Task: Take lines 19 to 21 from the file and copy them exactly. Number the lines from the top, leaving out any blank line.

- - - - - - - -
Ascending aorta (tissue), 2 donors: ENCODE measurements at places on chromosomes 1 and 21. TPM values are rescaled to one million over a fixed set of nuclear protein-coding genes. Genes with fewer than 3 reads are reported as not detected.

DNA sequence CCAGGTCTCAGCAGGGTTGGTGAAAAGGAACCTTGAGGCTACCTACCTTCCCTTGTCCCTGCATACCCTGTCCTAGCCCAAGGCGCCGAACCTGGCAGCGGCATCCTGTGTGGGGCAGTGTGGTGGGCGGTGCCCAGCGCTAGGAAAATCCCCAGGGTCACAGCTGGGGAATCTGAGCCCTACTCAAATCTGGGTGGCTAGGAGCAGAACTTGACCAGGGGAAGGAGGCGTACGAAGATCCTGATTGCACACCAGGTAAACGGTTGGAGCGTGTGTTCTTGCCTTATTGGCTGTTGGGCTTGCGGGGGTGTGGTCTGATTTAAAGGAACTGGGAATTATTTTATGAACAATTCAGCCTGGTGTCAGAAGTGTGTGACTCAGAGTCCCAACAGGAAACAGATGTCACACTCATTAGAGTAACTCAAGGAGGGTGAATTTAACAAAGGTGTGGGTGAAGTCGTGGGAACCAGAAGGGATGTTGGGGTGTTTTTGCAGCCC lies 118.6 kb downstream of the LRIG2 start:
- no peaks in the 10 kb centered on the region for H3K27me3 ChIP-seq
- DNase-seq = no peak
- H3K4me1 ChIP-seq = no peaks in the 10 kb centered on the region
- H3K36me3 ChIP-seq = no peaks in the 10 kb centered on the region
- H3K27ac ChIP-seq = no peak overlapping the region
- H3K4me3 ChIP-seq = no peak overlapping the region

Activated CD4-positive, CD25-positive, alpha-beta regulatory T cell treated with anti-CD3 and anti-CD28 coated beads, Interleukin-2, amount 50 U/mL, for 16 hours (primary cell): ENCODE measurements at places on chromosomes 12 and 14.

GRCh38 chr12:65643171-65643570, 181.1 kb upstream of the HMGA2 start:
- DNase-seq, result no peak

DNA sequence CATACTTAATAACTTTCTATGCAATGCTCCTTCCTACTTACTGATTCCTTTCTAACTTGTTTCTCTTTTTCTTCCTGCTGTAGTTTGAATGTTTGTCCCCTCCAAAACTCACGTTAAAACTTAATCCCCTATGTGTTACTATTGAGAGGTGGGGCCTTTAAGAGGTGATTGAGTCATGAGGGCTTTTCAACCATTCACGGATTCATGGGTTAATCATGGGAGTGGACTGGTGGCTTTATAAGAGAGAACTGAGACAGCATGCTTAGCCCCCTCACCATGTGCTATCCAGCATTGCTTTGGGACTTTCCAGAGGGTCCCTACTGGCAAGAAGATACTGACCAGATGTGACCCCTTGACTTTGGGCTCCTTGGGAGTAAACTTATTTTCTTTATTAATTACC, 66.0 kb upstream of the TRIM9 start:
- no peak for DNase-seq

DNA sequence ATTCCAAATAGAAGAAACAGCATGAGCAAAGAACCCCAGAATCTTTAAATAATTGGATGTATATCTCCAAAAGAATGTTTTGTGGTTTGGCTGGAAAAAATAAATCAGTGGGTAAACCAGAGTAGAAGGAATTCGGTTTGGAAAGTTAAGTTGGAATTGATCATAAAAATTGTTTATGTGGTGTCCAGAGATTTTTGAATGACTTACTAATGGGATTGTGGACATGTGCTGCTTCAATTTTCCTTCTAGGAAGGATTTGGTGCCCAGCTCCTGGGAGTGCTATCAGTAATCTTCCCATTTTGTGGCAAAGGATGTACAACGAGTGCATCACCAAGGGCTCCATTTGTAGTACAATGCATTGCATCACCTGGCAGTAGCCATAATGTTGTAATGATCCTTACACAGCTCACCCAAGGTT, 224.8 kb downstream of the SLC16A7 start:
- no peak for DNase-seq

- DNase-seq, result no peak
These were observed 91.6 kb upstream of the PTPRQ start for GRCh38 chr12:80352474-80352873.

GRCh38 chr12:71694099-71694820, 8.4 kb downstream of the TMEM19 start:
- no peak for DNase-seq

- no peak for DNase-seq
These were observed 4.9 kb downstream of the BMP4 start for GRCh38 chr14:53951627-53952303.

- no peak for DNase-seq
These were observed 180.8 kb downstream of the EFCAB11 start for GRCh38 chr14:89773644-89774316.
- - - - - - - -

- no peak for DNase-seq

- no peak for DNase-seq
These were observed 4.9 kb downstream of the BMP4 start for GRCh38 chr14:53951627-53952303.